This type of verbal beating around the bush is all the more symptomatic because the parties remain reticent about the meaning or purpose of the war itself. It is as if the war rattled on gratuitously, as it were l’art pour l’art. What could be more dangerous than that? And what realistic objectives can we surmise behind it?
‘America has a vested interest in maintaining geopolitical schisms (or, to use its ideologically equivalent term, pluralism) in Eurasia’
Russia claims that it will end this ‘special operation’ when it has accomplished its goal, except that that goal remains ill-defined and unclear. As a flat country providing troops with easy access to Russia’s heartland, Ukraine has been at the crux of Russian geopolitical fears for a long time. Throughout its history, it has served as the conduit of several attacks from the West, traversed by Polish, Swedish, French, and German forces. In that sense, Russia’s concerns are understandable, particularly if the proximity of NATO is now taken into account. But there is no way Russia can possibly occupy all of Ukraine. To date, it has managed to annex but one fifth of the country’s territory. This speaks to the obscurity of Russia’s military objectives, without even addressing the uncertainty of any political denouement further down the line. Which territories would quench the thirst of Russia? And would Russia be satisfied with limited territorial gains to begin with? What kind of guarantees and political schemes in Ukraine would satiate Russia?
On the other side, the moral rhetoric of the United States glosses over the fact that Ukraine is a key country for American global strategy. According to an old, tenacious American doctrine, the economic and political counterweight of the United States’ global supremacy is located in Eurasia. The prevailing division of power in this large portion of the Earth’s surface remains of crucial consequence for America. Specifically, America has a vested interest in maintaining geopolitical schisms (or, to use its ideologically equivalent term, pluralism) in Eurasia. This is the token of preventing any single state, or a coalition of states, from posing a threat to American global pre-eminence. The only alternative to that, in the eyes of Washington, would be international anarchy, from which nobody would benefit. America deems a Russia without Ukraine to be incapable of becoming a protagonist of any Eurasian alliance with superpower ambitions—a role also coveted by China. It is another matter that, by weakening Russia, the United States might inadvertently improve China’s manoeuvring options, blind to the fact that a courtship between Russia and China, with Beijing taking most of the credit for the romance, could be even more perilous to American interests.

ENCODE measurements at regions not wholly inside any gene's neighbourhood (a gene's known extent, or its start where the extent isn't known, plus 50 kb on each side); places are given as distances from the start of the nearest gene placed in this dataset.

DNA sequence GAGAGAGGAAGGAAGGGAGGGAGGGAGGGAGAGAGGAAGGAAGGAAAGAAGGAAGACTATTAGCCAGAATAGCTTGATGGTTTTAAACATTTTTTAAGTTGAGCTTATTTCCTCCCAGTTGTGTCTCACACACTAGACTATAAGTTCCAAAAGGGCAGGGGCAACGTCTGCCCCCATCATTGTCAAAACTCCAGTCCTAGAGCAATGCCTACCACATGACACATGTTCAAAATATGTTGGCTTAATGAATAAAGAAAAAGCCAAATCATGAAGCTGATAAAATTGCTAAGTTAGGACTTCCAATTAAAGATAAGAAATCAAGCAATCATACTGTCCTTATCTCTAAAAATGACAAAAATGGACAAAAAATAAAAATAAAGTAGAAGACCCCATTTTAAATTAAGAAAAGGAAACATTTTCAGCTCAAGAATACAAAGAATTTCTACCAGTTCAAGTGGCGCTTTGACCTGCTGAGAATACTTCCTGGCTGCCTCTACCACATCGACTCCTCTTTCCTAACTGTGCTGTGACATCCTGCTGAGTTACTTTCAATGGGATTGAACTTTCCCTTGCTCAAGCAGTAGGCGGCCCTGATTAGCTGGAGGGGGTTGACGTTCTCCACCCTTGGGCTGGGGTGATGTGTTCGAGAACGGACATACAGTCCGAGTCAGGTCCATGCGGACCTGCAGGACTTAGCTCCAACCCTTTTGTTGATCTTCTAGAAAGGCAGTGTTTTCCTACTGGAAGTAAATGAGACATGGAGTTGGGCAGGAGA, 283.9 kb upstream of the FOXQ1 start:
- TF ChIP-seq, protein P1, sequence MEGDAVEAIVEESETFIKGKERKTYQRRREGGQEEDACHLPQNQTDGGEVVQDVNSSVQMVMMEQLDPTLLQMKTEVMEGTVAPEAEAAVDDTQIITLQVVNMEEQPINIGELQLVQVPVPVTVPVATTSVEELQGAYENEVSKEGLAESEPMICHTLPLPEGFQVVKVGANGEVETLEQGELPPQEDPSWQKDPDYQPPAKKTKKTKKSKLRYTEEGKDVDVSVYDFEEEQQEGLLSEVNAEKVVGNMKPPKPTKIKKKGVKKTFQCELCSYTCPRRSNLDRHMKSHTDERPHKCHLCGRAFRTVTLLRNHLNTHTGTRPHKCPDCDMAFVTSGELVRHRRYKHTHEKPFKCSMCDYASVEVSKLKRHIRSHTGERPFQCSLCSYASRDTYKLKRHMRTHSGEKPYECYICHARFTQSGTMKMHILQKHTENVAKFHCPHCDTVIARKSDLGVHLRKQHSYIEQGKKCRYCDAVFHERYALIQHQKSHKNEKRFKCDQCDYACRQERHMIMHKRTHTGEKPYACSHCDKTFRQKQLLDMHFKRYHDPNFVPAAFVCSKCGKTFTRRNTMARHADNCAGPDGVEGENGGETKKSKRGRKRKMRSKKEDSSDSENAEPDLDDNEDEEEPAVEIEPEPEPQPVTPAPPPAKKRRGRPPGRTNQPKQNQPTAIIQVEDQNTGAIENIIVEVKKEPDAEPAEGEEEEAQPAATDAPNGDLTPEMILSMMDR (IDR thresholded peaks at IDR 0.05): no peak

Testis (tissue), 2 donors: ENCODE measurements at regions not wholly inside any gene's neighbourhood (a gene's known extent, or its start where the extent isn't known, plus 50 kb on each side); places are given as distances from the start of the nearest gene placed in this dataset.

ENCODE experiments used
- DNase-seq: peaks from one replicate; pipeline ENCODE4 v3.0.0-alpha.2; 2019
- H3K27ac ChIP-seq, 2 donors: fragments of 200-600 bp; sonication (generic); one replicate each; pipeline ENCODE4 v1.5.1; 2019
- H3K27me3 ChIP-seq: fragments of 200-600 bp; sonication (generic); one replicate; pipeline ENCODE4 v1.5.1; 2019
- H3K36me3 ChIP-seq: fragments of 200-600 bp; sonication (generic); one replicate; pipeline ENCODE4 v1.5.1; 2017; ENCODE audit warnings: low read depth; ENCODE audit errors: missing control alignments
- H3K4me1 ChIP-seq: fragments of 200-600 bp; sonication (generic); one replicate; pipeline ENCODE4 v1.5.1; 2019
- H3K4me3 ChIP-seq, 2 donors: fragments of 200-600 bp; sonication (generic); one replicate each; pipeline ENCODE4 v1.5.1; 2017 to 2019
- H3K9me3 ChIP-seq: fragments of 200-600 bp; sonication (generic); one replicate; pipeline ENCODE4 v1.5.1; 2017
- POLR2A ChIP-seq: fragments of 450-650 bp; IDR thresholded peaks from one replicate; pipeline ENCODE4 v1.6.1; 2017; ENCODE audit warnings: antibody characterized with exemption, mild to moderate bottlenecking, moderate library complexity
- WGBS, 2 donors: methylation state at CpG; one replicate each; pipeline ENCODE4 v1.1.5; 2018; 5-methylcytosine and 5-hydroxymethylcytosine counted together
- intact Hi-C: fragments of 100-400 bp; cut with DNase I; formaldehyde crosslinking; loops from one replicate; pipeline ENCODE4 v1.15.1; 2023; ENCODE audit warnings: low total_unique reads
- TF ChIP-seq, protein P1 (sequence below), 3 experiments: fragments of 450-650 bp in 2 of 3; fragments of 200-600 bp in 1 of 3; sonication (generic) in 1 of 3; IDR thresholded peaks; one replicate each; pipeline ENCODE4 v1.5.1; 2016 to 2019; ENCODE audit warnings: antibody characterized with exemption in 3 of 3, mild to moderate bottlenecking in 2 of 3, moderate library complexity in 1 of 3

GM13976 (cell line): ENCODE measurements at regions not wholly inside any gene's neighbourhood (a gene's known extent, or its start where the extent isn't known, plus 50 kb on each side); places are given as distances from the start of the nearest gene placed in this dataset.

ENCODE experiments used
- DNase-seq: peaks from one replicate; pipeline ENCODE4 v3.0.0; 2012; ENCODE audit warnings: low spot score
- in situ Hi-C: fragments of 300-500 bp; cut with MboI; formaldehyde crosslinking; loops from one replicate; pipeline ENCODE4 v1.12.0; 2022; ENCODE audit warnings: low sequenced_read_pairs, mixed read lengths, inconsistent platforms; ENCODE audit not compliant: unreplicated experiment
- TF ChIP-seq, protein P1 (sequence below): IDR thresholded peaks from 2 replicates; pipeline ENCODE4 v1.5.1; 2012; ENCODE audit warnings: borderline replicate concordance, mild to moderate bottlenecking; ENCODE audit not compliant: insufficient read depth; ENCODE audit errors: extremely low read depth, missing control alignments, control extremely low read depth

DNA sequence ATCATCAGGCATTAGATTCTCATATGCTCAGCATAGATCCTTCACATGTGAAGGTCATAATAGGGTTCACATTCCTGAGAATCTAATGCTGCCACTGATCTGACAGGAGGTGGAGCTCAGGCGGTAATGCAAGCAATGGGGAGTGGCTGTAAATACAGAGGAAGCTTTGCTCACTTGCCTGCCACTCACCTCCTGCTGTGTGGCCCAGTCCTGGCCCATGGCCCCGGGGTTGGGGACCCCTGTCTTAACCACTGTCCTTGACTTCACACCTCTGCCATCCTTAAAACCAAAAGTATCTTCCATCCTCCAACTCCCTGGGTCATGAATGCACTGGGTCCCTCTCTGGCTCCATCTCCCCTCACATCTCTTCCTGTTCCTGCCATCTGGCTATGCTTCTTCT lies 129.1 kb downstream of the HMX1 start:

Last but not least, the Ukraine War is also proving useful as the chimera of Russian threat which the United States can repeatedly raise as a pretext for ratcheting up its sway over Europe. In energy affairs it has already achieved stellar success in this effort, but it will not stop there in the pursuit of its ultimate goal, the conclusive integration of Europe, and more narrowly the European Union, within a global system under American dominance, in economic, military, and political terms. Joe Biden has been quite upfront about this agenda, saying that the United States now has an opportunity that only occurs in three or four generations. ‘There’s going to be a new world order out there’, the President continued, ‘and we’ve got to lead it. And we’ve got to unite the rest of the free world in doing it.’ As for the semi-legitimate hints that America may ultimately be after the overthrow of Putin, possibly even the collapse of Russia, that is no more than wishful thinking that only attests to a total misunderstanding of what the Russian mentality is about.